Arshia Fathali sat at his desk with Oliver, his 11-year-old canine friend, on his lap. Hand-woven rugs decorate the walls, cover the floors, and even the surface of his desk. It is no wonder that Fathali calls his space a gallery. The Fairhaven Rug Gallery is located at 901 Harris Ave. and was opened by Fathali in 2004. Today, he estimates that he has about 5,000 rugs in the warehouselike gallery.
Originally from Iran, Fathali moved to Vancouver, B.C. when he was 19 and was introduced to the business after taking a job in Seattle at small rug shop. It wasn’t long until he started developing a clientele of his own and learning the skills of finding and buying handmade rugs. “What I’ve been trained to do is to be able to see the work that has gone into each rug,” he said.
In order to stock his gallery, Fathali travels all over Iran to find rugs. “It is almost like hunting,” he said. “You can’t hunt the same animal in different places.” For example, Fathali explained that southwest Iran is known for its production of Gabbeh rugs, which have more simple designs. When he is looking for these particular rugs, Fathali said he might go through thousands of rugs in a couple days before deciding what to take home. “I’m very speedy, I can look at a rug for five seconds to decide if it is a yes, no, or maybe.” He can buy rugs finished, while they are still being made, and can even ask an artist to create a rug based on a certain design. Fathali said that he buys the rugs as commodities. Everything in his gallery is something he’d put in his own home. “I buy them as if I’m buying them for myself.”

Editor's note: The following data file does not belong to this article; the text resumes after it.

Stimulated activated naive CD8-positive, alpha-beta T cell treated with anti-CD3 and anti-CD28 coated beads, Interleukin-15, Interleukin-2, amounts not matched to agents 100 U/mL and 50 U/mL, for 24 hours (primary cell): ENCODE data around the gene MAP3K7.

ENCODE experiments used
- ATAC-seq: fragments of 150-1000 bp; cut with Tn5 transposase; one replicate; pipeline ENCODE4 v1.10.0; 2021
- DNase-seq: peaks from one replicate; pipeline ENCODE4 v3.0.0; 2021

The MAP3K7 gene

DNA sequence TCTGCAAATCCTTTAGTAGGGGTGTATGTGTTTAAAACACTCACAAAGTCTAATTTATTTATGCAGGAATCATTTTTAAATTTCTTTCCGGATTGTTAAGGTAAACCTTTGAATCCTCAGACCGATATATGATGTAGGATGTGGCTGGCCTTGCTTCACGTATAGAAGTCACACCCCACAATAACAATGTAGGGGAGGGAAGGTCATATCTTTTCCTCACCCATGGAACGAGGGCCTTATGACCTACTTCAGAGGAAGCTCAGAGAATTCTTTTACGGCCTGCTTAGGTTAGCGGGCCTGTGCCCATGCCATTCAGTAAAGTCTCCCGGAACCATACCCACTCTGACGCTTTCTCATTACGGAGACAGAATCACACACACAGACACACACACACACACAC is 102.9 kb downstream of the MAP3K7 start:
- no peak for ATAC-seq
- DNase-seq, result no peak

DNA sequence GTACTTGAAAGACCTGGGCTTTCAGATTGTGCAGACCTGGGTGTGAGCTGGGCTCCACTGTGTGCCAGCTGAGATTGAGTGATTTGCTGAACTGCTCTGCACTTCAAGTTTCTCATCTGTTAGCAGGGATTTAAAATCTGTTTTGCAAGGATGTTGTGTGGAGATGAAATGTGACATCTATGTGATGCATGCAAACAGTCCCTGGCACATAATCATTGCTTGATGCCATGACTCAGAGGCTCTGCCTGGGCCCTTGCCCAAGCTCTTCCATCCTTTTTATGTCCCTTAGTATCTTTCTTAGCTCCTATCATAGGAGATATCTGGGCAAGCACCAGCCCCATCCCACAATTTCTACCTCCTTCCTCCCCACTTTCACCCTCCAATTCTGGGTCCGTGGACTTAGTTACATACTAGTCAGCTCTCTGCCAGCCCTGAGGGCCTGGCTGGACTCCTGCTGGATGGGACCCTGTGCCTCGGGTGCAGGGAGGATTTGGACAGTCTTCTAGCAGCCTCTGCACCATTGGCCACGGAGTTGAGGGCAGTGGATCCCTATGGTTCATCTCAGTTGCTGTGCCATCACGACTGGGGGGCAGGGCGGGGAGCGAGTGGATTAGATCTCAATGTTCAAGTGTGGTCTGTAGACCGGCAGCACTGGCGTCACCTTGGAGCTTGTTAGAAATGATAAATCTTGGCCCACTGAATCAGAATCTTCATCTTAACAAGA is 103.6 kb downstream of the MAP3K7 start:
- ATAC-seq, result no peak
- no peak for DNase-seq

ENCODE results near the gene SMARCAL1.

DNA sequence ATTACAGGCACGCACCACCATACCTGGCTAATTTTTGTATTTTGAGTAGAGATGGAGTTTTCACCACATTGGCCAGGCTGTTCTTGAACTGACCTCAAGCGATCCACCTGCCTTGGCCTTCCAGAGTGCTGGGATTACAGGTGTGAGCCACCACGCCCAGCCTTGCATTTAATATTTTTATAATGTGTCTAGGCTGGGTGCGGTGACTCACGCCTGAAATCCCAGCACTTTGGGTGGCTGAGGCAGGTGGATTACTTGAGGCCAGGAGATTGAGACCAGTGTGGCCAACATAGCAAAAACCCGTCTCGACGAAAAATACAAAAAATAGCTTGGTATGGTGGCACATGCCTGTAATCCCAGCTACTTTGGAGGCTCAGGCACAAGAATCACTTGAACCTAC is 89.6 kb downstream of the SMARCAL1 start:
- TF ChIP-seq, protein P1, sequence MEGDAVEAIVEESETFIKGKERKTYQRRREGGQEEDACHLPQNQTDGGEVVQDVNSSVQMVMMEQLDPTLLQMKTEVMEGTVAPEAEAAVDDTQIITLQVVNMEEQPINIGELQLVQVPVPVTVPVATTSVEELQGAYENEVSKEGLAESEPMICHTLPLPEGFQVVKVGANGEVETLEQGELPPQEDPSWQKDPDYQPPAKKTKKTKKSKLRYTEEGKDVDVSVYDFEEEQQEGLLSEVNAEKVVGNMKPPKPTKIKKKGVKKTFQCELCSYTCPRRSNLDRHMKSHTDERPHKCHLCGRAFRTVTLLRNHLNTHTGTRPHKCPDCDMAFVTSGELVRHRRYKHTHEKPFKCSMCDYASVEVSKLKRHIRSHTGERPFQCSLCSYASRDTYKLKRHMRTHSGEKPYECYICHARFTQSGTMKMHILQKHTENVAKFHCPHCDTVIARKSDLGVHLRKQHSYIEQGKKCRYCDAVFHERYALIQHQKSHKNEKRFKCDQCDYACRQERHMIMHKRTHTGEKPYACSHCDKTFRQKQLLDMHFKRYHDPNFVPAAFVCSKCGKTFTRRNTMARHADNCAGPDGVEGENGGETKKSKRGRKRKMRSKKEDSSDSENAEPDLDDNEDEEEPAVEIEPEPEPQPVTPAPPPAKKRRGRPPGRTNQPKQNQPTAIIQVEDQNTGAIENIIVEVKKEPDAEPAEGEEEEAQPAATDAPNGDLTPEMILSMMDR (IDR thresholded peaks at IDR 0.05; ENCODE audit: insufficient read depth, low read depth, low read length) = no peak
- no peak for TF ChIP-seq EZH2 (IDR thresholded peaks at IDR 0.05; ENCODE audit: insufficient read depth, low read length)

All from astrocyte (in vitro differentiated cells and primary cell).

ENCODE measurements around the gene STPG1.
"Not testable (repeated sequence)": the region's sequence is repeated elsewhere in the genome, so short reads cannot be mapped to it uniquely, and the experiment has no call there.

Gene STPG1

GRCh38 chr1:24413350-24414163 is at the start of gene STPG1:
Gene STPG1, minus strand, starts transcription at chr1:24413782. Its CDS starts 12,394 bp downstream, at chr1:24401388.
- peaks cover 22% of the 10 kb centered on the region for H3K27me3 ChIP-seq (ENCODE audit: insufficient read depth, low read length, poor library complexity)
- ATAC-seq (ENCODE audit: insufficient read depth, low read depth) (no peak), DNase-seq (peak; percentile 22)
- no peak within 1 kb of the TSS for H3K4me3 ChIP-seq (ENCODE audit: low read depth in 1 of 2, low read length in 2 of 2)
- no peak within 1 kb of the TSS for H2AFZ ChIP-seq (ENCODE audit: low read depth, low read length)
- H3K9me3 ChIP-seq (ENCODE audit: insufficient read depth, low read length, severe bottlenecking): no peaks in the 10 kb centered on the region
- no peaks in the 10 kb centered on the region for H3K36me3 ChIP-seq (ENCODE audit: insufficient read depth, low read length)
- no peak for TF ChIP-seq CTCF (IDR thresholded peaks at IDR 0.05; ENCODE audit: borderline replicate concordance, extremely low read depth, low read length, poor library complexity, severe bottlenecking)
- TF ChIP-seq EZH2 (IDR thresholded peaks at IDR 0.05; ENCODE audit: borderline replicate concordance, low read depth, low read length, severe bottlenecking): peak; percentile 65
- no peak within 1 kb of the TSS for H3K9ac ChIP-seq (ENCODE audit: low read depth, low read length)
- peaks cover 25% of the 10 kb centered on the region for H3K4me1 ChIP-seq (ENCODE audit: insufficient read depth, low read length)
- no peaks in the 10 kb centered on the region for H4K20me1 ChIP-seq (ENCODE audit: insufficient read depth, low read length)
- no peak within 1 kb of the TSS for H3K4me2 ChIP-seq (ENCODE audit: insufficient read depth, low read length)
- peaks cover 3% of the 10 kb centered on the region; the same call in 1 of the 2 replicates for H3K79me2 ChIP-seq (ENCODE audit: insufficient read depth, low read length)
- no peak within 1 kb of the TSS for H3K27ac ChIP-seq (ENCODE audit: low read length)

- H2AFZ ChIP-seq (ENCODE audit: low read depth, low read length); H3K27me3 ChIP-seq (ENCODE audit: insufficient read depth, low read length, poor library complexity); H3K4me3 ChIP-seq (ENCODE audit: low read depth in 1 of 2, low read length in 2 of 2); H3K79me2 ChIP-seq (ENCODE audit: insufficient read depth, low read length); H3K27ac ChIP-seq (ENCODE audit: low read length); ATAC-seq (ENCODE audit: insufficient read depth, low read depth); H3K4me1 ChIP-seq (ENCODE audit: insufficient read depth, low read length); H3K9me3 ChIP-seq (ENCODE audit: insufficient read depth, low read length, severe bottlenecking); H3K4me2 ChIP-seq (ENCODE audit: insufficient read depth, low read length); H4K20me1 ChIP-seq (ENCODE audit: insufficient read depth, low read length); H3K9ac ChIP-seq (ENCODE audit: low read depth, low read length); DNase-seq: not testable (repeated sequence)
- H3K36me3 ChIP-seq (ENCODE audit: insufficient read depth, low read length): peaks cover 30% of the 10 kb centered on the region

After the U.S. trade sanctions of 2010 were lifted, Fathali was able to bring rugs back to his gallery for the first time in years. While he had still been traveling to Iran in the years between, he was forced to keep the rugs he purchased in warehouses in Iran. Last January, he said he brought back 17,000 pounds of rugs after spending three months traveling the region. For the most part, Fathali said he decides to go on buying trips based on communication with rug connections in Iran and, unfortunately, Oliver can’t accompany him. “He has to keep an eye on the shop,” Fathali said.
The beauty of handmade rugs is that there is no shortcut, Fathali said. Even with technological advances, these rugs still take between six and 20 months to create, depending on the size and design. It’s not hard to believe Fathali when he preached the importance of patience and skill in rug making. Silk rugs from the 1930s and 40s hang from the walls of his gallery in seemingly perfect condition. “Each rug is a piece of art that can be passed along through generations,” Fathali said. Even after years of exposure to this business, Fathali said he is still amazed at how artists create each rug. There is certainly something magical about it.
901 Harris Ave., Bellingham